Patient Delay in Breast Cancer Diagnosis in Two Hospitals in Karachi, Pakistan: Preventive and Life-Saving Measures Needed

Uzma Shamsi, Shaista Khan, Iqbal Azam, Shaheryar Usman, Amir Maqbool, Tiffany Gill, Romaina Iqbal, David Callen

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14 Citations (Scopus)

Abstract

PURPOSE Patients with breast cancer in Pakistan commonly present with advanced disease. The objectives of this study were to evaluate the frequency and length of delays in seeking medical consultation and to assess the factors associated with them. METHODS Four hundred ninety-nine patients with newly diagnosed breast cancer were enrolled and interviewed over the period from February 2015 to August 2017. Information on sociodemographic factors, delay to medical consultation, stage of breast cancer at presentation, and tumor characteristics of the breast cancer were collected through face-to-face interviews and medical file review. RESULTS The mean (standard deviation) age of patients with breast cancer was 48.0 (12.3) years. The mean (standard deviation) patient delay was 15.7 (25.9) months, with 55.2% of women detecting a breast lump but not seeking a medical consultation because of a lack of awareness about the significance of the lump. A total of 9.4% of the women decided to seek treatment initially using complementary and alternative medicine and traditional treatment; 9.4% of the women presented to a health care provider with a breast lump but no action was taken, and they were wrongly reassured about the lump without mammography or biopsy. For 26% of the women, the delay in presentation was caused by anxiety, fears and misconceptions regarding diagnosis and treatment, and other social factors including possible adverse effects on their relationship with their husband. Multivariable analysis showed a strong association of lower socioeconomic status (odds ratio [OR], 8.11 [95% CI, 2.46 to 26.69]) and late stage of breast cancer (OR, 4.83 [95% CI, 1.74 to 13.39]) with a patient delay of ≥ 3 months. CONCLUSION Patient delay is a serious problem in Pakistan. There is an urgent need for intensive and comprehensive breast cancer education that addresses the myths and misconceptions related to breast cancer.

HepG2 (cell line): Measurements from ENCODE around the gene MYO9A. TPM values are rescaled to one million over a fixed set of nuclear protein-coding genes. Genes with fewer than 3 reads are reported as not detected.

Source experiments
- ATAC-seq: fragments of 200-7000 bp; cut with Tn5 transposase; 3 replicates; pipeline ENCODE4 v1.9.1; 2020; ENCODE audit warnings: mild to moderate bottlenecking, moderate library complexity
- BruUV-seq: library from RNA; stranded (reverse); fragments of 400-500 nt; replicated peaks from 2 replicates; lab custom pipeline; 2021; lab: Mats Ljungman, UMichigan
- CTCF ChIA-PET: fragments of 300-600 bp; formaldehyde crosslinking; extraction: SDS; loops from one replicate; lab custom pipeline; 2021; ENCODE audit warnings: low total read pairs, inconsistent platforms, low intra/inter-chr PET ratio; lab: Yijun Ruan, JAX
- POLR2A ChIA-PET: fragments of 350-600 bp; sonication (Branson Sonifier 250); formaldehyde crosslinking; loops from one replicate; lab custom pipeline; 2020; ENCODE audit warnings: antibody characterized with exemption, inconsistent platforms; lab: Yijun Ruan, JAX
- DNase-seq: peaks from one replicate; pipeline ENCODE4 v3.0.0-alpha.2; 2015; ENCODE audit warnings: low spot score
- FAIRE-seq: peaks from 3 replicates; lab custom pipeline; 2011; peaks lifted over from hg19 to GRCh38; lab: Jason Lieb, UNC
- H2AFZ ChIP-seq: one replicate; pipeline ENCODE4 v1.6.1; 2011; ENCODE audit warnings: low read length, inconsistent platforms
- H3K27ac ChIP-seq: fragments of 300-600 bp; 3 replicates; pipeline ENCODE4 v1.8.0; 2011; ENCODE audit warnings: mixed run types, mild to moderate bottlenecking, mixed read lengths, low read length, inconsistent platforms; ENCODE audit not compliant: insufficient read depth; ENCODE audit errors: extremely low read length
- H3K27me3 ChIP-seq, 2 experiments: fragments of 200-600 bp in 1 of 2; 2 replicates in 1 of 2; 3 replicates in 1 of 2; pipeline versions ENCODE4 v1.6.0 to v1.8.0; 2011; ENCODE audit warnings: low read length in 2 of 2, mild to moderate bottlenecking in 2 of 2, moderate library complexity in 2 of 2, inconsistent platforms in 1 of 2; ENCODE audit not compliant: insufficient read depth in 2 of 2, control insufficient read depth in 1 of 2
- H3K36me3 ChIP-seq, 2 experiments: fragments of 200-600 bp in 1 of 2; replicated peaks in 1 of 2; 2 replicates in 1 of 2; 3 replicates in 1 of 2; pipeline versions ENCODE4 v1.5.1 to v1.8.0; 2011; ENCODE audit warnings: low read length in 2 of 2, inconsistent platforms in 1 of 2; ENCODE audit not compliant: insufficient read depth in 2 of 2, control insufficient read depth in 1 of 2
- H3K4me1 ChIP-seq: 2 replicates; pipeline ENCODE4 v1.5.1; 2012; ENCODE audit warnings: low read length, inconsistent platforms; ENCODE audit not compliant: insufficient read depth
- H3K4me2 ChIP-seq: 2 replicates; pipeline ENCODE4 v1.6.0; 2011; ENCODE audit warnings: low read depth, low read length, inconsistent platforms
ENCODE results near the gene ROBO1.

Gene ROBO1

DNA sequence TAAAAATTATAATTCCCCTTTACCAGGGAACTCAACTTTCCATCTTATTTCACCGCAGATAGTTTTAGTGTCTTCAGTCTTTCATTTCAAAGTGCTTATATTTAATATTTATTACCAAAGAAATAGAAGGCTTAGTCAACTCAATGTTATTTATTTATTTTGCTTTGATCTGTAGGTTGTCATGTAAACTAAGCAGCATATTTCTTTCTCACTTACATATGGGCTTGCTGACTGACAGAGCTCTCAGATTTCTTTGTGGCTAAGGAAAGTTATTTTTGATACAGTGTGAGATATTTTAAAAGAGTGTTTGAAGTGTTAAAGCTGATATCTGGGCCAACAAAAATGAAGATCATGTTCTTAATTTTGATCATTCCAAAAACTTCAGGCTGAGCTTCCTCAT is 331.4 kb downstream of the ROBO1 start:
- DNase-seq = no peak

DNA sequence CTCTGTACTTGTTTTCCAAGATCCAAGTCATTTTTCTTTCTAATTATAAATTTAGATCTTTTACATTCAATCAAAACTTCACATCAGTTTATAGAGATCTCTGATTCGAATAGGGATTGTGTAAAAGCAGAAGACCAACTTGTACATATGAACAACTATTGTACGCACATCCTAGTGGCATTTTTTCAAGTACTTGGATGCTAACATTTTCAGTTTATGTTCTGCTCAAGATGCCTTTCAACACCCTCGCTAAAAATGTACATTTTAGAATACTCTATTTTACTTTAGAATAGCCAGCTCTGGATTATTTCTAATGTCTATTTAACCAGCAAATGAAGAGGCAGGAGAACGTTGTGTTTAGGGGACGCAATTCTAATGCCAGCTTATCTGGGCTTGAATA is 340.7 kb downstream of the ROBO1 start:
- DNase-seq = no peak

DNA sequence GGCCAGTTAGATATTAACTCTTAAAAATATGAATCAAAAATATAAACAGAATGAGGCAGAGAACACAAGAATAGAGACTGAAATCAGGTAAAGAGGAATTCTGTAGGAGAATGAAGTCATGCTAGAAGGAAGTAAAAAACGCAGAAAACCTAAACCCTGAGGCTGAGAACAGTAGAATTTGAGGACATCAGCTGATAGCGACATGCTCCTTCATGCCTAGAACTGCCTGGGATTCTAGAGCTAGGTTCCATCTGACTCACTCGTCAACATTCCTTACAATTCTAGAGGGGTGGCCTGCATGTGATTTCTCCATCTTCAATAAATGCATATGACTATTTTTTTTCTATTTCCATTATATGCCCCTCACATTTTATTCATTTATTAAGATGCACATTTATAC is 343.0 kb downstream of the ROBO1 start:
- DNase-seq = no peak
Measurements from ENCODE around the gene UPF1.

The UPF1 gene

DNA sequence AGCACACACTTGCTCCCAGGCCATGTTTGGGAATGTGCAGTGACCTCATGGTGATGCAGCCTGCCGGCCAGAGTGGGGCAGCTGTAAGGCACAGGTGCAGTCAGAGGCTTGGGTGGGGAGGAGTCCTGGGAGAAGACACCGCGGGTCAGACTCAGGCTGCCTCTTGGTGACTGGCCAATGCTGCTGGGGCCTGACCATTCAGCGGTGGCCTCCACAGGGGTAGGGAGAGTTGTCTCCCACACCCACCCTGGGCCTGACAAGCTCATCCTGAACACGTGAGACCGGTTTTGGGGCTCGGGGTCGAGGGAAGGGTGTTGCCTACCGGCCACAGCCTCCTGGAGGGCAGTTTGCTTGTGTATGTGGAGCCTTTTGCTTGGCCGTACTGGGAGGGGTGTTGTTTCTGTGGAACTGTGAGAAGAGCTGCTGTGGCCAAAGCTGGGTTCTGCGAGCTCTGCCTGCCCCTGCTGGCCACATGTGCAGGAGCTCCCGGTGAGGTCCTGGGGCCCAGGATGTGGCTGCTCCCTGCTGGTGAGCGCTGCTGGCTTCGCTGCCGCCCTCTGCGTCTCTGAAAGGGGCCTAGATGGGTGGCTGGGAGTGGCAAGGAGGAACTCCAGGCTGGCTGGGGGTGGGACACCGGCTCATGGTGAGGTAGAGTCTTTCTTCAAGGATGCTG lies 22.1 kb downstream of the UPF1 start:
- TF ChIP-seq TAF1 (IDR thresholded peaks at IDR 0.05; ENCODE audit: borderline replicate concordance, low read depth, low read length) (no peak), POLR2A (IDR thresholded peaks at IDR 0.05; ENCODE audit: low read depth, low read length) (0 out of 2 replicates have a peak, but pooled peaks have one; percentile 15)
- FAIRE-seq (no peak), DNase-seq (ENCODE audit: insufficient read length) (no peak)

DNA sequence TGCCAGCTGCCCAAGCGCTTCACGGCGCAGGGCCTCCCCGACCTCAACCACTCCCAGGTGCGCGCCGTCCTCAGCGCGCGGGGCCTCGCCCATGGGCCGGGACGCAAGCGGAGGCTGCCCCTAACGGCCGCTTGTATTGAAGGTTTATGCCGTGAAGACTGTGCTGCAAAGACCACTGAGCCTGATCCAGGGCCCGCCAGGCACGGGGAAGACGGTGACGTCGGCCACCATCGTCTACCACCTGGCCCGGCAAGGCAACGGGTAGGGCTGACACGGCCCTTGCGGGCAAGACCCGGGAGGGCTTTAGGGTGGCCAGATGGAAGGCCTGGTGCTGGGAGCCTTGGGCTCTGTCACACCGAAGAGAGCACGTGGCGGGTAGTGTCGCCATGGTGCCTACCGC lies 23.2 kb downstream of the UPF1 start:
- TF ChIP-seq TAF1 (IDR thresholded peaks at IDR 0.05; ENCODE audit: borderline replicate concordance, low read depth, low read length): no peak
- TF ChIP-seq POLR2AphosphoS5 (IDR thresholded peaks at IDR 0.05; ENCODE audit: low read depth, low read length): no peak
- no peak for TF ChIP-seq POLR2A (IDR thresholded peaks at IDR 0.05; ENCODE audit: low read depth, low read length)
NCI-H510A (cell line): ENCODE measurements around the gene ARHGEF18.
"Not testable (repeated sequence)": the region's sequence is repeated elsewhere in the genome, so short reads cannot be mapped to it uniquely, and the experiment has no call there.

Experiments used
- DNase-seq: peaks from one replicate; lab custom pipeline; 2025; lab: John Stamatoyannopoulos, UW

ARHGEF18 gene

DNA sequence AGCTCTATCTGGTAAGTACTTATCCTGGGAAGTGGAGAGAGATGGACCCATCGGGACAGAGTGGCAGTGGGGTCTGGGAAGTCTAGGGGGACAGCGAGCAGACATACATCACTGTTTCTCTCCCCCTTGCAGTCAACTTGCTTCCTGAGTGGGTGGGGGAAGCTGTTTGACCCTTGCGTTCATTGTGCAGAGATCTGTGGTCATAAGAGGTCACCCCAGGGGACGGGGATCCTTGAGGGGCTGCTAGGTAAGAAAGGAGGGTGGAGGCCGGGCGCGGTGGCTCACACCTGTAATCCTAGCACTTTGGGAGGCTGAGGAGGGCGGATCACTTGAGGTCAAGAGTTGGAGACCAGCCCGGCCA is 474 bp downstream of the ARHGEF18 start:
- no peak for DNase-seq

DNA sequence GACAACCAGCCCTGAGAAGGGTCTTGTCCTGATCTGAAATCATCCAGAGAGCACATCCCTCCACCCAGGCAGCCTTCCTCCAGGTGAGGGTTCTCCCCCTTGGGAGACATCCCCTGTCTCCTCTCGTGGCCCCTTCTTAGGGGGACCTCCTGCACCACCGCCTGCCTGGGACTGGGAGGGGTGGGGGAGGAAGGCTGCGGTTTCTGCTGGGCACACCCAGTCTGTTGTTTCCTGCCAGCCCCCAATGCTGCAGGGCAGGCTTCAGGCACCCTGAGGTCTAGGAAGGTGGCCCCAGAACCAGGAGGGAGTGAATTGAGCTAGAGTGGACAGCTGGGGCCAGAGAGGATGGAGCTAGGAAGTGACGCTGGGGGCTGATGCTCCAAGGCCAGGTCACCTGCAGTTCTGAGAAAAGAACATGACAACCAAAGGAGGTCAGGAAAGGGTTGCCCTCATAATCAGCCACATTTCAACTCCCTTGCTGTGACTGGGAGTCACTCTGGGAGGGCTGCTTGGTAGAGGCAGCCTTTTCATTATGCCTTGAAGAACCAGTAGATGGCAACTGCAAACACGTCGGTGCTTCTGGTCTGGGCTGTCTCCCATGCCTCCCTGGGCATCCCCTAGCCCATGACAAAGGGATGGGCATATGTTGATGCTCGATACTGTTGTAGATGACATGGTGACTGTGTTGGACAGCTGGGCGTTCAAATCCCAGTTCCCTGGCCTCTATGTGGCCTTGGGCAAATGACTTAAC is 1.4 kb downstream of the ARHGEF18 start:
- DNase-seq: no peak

Original languageEnglish
Pages (from-to)873-883
Number of pages11
JournalJCO Global Oncology
Issue number6
DOIs
Publication statusPublished or Issued - 24 Jun 2020
Externally publishedYes

ASJC Scopus subject areas

  • Oncology
  • Cancer Research

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